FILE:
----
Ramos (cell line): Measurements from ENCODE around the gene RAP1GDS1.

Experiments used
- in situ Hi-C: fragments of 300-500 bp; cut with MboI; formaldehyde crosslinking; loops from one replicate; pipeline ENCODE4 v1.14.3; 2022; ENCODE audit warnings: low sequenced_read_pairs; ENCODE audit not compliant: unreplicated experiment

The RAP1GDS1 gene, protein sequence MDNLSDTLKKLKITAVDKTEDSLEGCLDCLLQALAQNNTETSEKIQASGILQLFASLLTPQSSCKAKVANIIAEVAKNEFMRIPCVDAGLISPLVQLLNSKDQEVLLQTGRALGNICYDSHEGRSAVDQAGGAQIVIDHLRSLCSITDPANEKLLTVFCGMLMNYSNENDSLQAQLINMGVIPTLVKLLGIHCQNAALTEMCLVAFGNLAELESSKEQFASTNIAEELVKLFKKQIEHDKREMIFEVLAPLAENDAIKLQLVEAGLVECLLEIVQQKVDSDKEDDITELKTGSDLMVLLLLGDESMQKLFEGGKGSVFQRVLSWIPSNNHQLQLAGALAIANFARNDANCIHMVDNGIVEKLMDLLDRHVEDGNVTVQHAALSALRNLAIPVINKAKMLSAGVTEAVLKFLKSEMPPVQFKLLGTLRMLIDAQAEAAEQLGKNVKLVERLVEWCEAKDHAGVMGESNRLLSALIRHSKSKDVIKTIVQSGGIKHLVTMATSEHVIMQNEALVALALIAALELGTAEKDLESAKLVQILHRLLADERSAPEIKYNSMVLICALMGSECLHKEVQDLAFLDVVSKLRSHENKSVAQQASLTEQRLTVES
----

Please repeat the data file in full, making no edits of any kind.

Ramos (cell line): Measurements from ENCODE around the gene RAP1GDS1.

Experiments used
- in situ Hi-C: fragments of 300-500 bp; cut with MboI; formaldehyde crosslinking; loops from one replicate; pipeline ENCODE4 v1.14.3; 2022; ENCODE audit warnings: low sequenced_read_pairs; ENCODE audit not compliant: unreplicated experiment

The RAP1GDS1 gene, protein sequence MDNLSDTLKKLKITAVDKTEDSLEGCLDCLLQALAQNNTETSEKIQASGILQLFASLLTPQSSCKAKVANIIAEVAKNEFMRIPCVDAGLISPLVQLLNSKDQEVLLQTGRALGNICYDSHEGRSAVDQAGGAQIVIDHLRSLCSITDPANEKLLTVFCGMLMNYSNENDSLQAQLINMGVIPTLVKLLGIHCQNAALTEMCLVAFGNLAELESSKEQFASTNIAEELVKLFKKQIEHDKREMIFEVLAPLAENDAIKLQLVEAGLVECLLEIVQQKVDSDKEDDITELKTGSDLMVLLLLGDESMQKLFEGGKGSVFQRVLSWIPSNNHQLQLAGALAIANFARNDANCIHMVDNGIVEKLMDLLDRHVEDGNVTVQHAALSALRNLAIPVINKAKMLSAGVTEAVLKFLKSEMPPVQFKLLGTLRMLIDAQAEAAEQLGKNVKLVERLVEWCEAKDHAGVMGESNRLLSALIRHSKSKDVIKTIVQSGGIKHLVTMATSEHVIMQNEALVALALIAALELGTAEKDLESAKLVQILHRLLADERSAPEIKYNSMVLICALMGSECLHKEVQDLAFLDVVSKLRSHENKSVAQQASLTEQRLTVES